Landscape Uses:Border, Container, Rock garden, Specimen, Woodland garden. Requires a friable, damp but well-drained soil enriched with leafmold[200]. Dislikes wet soils[200]. Requires shade from the midday sun[1]. Plants prefer a sheltered position in light shade, also succeeding in full sun in humus-rich soils[230]. Plants are hardy in favoured localities in Britain but they usually require greenhouse protection in this country[1]. Plants have grown well at Kew Botanical gardens, where they have formed large colonies[230]. Apply a good organic mulch in the late autumn or lift the bulbs and store them dry in a frost free place[200]. Plant out in spring and only just cover the bulb[200]. This species is cultivated in China as a medicinal plant[238]. Grows well with ferns in a woodland setting[200]. Orchids are, in general, shallow-rooting plants of well-drained low-fertility soils. Their symbiotic relationship with a fungus in the soil allows them to obtain sufficient nutrients and be able to compete successfully with other plants. They are very sensitive to the addition of fertilizers or fungicides since these can harm the symbiotic fungus and thus kill the orchid[230]. Plant the tubers no more than 5cm deep in the soil[233]. Special Features:Not North American native.

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Plants For A Future have a number of books available in paperback and digital form. Book titles include Edible Plants, Edible Perennials, Edible Trees, and Woodland Gardening. Our new book to be released soon is Edible Shrubs.

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Propagation

Seed - surface sow, preferably as soon as it is ripe, in the greenhouse and do not allow the compost to dry out. The seed of this species is extremely simple, it has a minute embryo surrounded by a single layer of protective cells. It contains very little food reserves and depends upon a symbiotic relationship with a species of soil-dwelling fungus. The fungal hyphae invade the seed and enter the cells of the embryo. The orchid soon begins to digest the fungal tissue and this acts as a food supply for the plant until it is able to obtain nutrients from decaying material in the soil[200]. It is best to use some of the soil that is growing around established plants in order to introduce the fungus, or to sow the seed around a plant of the same species and allow the seedlings to grow on until they are large enough to move. Division in autumn. Make sure that you keep plenty of soil with each plant. It is also said to be possible to transplant orchids after they have flowered but whilst they are still in leaf. Division is best carried out in the spring[230]. Each division should have a leading point and two, or preferably three, pseudobulbs/joints of the rhizome[230]. More propagating material can be obtained by cutting halfway through the rhizome during the previous growing season at the point where you wish to divide[230]. This will stimulate the production of growth buds at the point of division[230].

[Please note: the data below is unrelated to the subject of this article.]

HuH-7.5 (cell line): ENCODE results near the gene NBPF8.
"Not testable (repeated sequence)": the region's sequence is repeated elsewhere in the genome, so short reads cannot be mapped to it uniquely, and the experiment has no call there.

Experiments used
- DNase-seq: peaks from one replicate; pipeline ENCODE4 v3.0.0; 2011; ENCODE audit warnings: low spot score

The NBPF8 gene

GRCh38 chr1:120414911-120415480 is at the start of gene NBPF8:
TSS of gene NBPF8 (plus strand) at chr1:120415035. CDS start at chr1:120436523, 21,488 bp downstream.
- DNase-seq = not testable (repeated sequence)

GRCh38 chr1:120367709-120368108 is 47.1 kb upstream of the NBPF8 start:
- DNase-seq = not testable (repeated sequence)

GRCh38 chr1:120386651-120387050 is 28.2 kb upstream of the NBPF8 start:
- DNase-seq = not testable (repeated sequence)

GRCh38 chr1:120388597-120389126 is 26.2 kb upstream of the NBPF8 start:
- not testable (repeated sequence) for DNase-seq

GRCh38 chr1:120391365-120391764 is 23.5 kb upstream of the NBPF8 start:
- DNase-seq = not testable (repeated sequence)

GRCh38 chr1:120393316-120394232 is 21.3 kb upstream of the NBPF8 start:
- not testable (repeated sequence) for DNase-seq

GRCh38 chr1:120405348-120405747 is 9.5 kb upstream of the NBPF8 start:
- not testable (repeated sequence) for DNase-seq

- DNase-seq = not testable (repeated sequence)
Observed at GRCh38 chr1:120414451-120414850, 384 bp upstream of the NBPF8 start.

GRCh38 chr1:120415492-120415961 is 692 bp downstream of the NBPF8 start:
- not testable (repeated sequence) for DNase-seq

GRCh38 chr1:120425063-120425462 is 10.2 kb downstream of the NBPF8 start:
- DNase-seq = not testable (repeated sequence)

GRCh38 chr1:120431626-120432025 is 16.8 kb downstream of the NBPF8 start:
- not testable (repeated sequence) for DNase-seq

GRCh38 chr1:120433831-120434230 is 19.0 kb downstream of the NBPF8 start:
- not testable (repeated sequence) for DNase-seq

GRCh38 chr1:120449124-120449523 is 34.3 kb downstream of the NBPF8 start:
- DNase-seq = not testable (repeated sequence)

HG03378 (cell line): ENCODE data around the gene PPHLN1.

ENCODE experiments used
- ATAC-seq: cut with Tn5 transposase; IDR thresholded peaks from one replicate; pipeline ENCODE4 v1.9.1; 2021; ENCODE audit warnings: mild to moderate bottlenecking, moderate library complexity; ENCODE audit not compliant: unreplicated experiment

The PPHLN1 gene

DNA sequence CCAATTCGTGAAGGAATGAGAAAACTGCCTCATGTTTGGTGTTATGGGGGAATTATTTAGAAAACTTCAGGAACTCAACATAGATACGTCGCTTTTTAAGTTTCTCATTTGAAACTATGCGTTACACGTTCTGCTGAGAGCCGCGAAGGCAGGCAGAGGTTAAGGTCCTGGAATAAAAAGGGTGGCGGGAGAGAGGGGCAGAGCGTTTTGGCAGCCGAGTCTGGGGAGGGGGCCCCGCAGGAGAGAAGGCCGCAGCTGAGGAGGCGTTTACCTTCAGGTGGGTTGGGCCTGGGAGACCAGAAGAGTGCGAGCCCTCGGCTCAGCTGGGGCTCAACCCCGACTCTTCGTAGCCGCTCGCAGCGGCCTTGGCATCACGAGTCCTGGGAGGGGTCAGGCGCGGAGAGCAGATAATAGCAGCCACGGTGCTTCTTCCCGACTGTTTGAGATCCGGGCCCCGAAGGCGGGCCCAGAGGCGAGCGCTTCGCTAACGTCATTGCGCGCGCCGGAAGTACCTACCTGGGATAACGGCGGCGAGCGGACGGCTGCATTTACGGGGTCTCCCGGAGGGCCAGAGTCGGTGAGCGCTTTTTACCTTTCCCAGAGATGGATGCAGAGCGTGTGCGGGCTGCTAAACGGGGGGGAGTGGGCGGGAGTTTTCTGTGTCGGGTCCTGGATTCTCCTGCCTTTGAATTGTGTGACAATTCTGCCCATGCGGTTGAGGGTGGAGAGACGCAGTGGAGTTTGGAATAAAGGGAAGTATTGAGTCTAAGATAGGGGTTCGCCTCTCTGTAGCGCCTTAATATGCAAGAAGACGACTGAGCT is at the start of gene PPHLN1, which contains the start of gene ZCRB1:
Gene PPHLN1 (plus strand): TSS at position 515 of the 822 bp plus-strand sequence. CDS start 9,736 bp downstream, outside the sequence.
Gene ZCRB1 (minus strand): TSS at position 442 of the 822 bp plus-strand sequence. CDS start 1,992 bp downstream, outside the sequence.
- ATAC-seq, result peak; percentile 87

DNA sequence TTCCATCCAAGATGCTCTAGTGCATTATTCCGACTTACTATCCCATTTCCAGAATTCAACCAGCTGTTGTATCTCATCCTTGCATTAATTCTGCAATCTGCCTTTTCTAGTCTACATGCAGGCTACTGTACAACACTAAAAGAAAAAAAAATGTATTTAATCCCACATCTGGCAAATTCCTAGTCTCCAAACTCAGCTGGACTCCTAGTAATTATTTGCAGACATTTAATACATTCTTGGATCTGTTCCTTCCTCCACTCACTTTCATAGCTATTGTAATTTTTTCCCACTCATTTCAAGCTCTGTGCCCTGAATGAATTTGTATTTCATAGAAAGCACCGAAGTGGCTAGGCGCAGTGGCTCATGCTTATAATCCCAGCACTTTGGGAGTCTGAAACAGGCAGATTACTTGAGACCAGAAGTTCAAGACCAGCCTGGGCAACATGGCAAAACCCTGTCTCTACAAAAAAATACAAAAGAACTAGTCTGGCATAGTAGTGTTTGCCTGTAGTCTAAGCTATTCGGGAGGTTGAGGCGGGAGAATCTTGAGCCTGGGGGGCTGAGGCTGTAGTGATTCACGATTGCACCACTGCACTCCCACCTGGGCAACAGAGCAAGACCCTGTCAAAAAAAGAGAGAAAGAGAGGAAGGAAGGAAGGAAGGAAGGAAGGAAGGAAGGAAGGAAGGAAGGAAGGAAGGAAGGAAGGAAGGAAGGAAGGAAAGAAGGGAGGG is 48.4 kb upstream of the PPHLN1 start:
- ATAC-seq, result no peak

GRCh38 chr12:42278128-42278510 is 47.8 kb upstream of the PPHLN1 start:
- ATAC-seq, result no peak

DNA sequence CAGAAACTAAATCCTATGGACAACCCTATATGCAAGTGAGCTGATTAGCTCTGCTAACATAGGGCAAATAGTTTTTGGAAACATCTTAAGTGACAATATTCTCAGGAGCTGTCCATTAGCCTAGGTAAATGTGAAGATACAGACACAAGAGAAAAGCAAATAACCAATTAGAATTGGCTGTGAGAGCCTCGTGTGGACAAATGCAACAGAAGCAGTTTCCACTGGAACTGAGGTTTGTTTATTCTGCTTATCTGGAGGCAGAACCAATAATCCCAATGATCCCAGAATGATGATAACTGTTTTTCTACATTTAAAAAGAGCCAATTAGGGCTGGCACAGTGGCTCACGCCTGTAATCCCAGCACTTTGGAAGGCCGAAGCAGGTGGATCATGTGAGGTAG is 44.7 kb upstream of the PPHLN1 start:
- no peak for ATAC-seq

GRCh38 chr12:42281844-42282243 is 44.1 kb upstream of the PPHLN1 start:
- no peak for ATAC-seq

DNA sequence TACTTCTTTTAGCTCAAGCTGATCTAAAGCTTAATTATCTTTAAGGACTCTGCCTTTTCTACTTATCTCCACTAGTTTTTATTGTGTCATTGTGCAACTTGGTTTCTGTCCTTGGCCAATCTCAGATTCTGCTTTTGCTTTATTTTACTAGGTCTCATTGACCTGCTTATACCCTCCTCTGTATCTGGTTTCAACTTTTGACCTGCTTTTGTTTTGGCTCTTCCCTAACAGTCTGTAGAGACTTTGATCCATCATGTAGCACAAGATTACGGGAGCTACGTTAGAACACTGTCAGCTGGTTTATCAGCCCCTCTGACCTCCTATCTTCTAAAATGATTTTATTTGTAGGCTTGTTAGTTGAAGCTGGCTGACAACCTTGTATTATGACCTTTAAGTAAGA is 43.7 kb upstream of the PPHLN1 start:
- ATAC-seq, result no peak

Other Names

If available other names are mentioned here

Found In

Countries where the plant has been found are listed here if the information is available

Weed Potential

Right plant wrong place. We are currently updating this section. Please note that a plant may be invasive in one area but may not in your area so it’s worth checking.

Conservation Status

IUCN Red List of Threatened Plants Status :

Related Plants
Latin NameCommon NameHabitHeightHardinessGrowthSoilShadeMoistureEdibleMedicinalOther

 

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Author

(Thunb.)Rchb.f.

Botanical References

58200